We've tried to explain to him that there's no word in English for "unmarried life partner of my father." I am definitely family, but I don't have a category.
em's right! There ARE no cool words for the modern day complexities of relationship.
There are some legalese words which sound about as tender and loving as rubber floor mats in cars. Words like "de facto" and "common law wife/husband" have about as much appeal as cold porridge or wet blankets.
I guess you could call em, Steve's "concubine" (yes the definition of this being "A woman who cohabits with a man without being married to him" - Macquarie Dictionary Australia - go look it up!)... but this word has other subtle connotations I'm sure would make em choke on her Coconuff Fudge and I really like her far too much to have her die from such a thing! ;)
Triston is on to something!
Modern day love needs new definitive terms that describe the differences succinctly but also tenderly. Marriage, un-marriage, de-facto, gay and lesbian unions, polyamory unions and committed friendships are a whole new ballgame for many people needing new paradigms and agreements on how to tenderly name the relationships that grow from these complex arrangements.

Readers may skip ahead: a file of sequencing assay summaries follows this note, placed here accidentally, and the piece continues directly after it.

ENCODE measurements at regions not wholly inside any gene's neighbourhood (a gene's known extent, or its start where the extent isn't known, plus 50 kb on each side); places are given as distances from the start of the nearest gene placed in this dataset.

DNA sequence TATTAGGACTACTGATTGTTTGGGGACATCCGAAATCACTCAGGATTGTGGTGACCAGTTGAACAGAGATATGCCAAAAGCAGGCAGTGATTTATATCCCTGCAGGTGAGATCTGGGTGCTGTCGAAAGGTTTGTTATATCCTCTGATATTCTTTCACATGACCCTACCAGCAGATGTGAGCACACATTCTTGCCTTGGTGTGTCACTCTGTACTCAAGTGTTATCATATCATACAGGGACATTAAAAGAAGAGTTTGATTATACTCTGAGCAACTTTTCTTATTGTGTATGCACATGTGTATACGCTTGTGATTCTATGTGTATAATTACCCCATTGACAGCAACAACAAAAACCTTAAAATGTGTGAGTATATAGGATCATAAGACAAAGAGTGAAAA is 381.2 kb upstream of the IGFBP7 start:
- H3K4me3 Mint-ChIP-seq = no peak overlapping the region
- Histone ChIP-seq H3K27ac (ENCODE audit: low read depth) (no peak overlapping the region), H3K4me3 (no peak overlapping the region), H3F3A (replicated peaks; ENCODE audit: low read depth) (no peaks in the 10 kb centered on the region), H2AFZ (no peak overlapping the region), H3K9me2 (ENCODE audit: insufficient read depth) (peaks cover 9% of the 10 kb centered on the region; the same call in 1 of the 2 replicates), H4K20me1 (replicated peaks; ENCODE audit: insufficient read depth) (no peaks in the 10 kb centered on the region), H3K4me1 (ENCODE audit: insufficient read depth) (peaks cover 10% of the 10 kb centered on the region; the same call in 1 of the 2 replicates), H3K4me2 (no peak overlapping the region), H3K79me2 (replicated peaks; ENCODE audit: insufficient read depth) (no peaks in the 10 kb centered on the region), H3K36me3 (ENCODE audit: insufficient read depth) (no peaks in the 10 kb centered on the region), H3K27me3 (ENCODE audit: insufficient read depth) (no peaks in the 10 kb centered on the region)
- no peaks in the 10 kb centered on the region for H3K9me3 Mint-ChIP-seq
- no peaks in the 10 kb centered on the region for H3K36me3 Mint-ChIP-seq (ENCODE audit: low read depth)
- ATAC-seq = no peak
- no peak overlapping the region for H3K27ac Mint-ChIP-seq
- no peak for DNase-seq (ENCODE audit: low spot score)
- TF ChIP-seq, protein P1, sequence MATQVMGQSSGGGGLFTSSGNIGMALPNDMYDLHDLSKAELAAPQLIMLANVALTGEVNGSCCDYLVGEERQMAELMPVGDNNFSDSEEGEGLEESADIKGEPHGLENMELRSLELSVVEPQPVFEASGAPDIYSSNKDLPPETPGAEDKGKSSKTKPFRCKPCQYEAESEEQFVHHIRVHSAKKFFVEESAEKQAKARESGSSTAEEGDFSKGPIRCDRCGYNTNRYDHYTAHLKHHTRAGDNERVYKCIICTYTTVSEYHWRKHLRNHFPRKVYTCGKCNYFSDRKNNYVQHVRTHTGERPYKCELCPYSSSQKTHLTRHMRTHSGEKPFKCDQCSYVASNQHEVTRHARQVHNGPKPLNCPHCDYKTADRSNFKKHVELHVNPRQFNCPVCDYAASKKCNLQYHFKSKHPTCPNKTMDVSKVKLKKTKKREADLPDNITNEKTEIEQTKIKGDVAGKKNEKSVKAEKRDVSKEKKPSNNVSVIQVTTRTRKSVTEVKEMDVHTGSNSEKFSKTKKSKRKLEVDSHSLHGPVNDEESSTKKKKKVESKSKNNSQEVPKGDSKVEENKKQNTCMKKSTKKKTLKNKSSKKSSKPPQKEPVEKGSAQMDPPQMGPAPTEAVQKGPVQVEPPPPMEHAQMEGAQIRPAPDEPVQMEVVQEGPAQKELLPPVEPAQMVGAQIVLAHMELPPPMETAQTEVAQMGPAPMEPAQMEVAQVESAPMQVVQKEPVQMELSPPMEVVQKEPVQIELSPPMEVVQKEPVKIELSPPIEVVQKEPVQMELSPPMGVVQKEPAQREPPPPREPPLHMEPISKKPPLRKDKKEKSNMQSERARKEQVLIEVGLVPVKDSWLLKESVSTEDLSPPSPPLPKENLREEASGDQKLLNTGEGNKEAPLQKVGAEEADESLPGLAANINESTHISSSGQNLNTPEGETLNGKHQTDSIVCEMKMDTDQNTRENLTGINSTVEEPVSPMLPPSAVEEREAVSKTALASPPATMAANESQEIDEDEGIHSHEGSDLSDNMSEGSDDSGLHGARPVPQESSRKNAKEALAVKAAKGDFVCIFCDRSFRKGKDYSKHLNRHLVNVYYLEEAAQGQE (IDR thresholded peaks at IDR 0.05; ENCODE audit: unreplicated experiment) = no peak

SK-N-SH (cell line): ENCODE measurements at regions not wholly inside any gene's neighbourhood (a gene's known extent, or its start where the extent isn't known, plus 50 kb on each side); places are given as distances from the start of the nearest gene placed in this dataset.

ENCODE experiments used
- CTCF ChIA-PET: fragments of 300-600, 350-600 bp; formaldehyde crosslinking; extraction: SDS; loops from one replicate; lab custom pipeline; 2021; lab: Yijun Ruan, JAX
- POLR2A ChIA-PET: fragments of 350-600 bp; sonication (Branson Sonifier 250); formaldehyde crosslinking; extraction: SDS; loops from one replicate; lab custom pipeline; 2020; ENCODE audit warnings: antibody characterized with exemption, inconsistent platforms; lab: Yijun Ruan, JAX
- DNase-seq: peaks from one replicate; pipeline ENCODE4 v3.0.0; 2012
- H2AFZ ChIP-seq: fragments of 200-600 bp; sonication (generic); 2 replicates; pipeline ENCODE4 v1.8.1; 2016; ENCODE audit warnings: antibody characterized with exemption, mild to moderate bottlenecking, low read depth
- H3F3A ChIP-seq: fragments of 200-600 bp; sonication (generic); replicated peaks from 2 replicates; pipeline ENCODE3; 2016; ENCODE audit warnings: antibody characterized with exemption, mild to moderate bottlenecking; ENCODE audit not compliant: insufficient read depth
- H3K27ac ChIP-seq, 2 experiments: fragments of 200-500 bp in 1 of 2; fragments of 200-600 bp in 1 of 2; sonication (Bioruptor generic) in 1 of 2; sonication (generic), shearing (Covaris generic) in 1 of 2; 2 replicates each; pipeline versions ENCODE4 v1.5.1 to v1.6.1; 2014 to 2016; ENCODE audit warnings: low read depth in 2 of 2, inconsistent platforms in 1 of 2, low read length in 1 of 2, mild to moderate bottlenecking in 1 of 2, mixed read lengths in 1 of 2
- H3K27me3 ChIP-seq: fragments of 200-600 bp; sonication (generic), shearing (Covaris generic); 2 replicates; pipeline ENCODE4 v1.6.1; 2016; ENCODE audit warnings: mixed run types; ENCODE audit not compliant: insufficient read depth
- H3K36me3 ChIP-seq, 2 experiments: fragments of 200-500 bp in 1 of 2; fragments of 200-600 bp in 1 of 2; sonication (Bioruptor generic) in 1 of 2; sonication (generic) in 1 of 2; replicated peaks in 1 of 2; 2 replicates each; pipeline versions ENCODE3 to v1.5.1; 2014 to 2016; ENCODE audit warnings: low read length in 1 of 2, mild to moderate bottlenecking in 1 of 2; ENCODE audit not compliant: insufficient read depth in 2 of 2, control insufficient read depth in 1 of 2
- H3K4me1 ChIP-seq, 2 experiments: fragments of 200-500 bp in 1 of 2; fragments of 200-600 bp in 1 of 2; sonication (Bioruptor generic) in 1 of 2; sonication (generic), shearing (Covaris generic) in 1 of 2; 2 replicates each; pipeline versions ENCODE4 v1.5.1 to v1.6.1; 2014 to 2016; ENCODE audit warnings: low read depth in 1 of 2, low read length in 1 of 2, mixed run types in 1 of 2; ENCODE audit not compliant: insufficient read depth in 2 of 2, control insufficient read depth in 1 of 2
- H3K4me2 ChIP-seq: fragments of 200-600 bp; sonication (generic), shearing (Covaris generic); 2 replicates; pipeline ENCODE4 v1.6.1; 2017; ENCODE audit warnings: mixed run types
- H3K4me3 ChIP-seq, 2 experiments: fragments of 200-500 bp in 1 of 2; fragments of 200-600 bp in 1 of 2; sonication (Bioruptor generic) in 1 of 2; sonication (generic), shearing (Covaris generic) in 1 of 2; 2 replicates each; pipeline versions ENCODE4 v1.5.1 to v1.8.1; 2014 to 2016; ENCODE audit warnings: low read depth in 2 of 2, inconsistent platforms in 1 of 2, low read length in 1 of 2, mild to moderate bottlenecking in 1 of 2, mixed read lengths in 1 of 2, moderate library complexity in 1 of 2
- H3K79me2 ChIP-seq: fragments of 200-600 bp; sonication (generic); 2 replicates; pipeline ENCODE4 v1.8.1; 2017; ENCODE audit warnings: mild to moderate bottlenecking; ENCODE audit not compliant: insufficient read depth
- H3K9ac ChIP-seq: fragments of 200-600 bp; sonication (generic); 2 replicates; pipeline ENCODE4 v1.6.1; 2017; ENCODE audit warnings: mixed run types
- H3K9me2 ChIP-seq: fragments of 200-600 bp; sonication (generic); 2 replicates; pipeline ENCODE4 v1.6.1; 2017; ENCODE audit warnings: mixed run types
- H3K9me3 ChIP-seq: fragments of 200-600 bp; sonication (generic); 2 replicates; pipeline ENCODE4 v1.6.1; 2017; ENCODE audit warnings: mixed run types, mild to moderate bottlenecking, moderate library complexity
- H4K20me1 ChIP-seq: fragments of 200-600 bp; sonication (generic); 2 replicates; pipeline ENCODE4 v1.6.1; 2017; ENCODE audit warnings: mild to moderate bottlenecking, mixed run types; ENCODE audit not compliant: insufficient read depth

The thing Triston has done though is to bring a powerful sense of family to em's role in his life. She is "my Michelle". This simple, definitive and somewhat possessive term of endearment puts em at a central and integral place in his life. It describes why he loves her and how important she is to him.
Love spawns complexity. It grows roots and branches among people in strange and often confusing ways. The boundaries to the traditional understandings of mere "Marriage" and "Union" has and is becoming more and more blurred.
The most important thing though, is that whatever new words we find to describe particular relationships - that we also acknowledge and recognise that those relationships are about LOVE before anything else.